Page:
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What’s SATA ’bout? The Problem with Older Laptops and Hard Drive Upgrades


Even if your older MacBook is still in a good condition, you might face some problems when bumping up its storage limits with your iPhone media materials and music. It is especially possible if you prefer not to use iCloud for storage and synchronization.

In such case, upgrading your drive may be a logical decision. Apple has made it easy to insert a 2.5-inch drive in older MacBook Pro models: you push some screws on the underside, remove the battery, and disconnect the drive interface cable along with some fixing screws. Reverse the process and you are done. Using an external storage device, you can copy your current drive. But be aware that only an Apple-supplied drive will work and most older models may not accept 1TB.

A few words about SATA

For many years before recent time, nearly all Apple laptops used SATA in version I, II and III as the tool for moving materials to and from a computer to a drive. In modern MacBook Pros it has been replaced with PCIe.

The first version of SATA offers 1.5Gbps per second; the second one offers 3Gbps; and the third one doubles to 6Gbps. All these versions use the same connector type. However, there is a mysterious point here: MacBook Pro uses SATA III, but Apple proposes only SATA II hard drive. Why so? Maybe, for the cost reasons…

Nevertheless, drive controllers in a laptop are backwards compatible and therefore SATA III controller supports SATA II hard drive, but it does not always work when reversed. The problem is that there is a few information about this on the Internet. It is so probably because many hard drives were hybrid during a period when SATA II shifted to SATA III and supported both versions.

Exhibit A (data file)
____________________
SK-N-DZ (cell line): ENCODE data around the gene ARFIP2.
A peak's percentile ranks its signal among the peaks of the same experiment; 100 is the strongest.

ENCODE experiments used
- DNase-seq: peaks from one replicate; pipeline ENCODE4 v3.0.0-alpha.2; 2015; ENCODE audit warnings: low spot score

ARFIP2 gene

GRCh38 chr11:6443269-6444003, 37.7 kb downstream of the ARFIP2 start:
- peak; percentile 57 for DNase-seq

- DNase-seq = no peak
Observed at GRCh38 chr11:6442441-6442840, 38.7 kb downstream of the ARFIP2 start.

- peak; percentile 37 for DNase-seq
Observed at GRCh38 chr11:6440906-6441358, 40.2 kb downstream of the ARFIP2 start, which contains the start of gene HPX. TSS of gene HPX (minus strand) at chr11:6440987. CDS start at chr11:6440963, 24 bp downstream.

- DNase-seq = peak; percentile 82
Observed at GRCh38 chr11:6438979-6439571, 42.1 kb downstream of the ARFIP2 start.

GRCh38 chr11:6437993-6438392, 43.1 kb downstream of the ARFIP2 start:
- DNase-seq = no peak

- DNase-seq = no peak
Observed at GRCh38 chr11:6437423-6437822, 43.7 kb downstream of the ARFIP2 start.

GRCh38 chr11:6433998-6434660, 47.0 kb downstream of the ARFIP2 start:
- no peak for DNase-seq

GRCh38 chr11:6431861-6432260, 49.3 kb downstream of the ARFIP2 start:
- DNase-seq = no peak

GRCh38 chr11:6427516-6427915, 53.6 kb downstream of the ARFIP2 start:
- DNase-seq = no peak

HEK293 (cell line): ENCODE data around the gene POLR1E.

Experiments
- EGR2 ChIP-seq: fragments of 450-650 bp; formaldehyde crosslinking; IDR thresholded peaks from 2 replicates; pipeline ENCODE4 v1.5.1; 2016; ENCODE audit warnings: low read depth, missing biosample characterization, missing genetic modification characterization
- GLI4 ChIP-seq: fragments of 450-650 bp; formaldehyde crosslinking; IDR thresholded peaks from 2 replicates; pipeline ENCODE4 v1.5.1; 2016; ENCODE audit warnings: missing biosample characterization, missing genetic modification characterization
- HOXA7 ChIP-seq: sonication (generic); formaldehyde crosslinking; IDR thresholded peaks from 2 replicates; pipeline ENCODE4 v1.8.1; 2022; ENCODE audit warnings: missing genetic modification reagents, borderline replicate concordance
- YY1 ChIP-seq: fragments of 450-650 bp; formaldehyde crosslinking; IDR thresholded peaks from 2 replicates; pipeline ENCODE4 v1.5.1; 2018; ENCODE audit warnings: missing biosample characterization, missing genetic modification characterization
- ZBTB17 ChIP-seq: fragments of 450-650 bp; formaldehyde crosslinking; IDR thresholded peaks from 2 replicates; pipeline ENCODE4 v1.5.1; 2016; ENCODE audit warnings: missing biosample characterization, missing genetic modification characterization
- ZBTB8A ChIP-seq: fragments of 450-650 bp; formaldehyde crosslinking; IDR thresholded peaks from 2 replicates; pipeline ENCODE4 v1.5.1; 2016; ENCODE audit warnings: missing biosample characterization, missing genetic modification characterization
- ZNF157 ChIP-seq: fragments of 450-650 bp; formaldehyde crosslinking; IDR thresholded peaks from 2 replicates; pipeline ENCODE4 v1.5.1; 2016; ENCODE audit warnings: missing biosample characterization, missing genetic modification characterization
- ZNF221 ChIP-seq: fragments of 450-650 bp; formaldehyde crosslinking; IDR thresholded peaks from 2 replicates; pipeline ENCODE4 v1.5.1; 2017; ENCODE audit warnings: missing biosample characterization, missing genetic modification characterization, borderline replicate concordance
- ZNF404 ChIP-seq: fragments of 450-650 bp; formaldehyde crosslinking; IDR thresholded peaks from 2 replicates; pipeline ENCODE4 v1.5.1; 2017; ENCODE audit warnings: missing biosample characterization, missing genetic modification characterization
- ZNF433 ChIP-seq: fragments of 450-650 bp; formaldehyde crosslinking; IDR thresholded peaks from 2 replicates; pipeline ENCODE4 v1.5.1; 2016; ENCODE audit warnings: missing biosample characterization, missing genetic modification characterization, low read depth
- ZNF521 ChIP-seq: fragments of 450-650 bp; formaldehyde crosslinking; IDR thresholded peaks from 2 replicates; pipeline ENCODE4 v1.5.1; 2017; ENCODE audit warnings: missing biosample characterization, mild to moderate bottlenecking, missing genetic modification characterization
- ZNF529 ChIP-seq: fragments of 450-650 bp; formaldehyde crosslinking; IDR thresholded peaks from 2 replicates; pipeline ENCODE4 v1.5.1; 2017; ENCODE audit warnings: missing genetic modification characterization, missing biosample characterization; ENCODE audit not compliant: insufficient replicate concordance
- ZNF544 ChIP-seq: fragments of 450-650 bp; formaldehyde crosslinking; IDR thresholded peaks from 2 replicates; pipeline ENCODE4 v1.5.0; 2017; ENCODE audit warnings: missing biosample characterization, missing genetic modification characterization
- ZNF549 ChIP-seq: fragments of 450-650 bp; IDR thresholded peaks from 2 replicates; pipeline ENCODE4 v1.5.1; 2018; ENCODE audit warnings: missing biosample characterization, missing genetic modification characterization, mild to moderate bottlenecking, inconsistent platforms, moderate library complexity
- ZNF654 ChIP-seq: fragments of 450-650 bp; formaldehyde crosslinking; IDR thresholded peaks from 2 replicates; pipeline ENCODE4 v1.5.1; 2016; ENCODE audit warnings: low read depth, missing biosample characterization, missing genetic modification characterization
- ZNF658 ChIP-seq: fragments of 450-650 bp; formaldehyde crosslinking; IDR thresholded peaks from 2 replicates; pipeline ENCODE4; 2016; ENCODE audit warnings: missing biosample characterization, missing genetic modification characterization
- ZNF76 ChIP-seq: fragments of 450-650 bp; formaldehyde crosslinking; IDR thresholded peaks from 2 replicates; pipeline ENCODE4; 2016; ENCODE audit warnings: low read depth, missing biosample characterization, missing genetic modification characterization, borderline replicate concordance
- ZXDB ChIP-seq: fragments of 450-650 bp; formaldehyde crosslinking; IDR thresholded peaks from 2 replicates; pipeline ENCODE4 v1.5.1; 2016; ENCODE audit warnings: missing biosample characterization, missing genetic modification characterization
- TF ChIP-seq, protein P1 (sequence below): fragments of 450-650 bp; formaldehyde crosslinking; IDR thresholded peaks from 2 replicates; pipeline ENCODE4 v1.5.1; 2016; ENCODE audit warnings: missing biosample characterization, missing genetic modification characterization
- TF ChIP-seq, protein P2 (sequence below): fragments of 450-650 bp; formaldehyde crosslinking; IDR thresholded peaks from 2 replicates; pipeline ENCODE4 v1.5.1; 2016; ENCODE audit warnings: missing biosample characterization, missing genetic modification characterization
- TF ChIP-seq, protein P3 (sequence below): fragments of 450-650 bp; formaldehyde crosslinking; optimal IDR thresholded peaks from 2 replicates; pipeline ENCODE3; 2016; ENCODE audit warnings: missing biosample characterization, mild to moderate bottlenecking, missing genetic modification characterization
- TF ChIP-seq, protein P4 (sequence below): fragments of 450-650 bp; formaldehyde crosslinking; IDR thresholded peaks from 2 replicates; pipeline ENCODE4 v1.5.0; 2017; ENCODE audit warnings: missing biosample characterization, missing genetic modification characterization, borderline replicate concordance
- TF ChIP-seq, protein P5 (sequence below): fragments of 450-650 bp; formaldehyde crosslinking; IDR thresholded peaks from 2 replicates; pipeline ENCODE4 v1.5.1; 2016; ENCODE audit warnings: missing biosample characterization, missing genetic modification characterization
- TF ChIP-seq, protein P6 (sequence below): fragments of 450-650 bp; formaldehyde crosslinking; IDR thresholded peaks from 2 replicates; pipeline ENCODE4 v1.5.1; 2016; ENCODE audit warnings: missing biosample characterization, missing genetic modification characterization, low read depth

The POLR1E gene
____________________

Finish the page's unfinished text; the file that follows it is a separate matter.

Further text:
Thus, a hard drive that accepts SATA II only does not just fail to work with SATA’s II controller, but makes efforts to remove data and bursts up periodically. Older Mac models have chipset that supports SATA III and chances are that none of SATA III HDDs will work with them, which is somehow strange.

According to the online resources and forums, many Mac users face this issue since 2012. After fighting this problem for years, they have found a solution: get yourself a SATA II drive or a SATA III with SATA II mode.

Probably, we will never find out the real reasons for this issue, but we have found a simple solution to recommend you. We have tried to seek a SATA-II 1TB drive out, cloned and swapped the drive and it worked. Currently, this is the only solution we have found, basing on the recommendations of users found online.

Do you have problems with hard drive’s speed?

The most common problem for all Mac users is a hard drive that starts decelerating after time. The reason for this is much more obvious than a situation with SATA II and SATA III. As a rule, hard drives slow down because users unintentionally collect trash on their computers. We mean such unnecessary things as temporary files, cookies, browser files, etc. To get rid of them, you just need to clean hard drive on Mac. Make sure to get the best cleaning software from Macspeed and see your MacBook working as fast as new.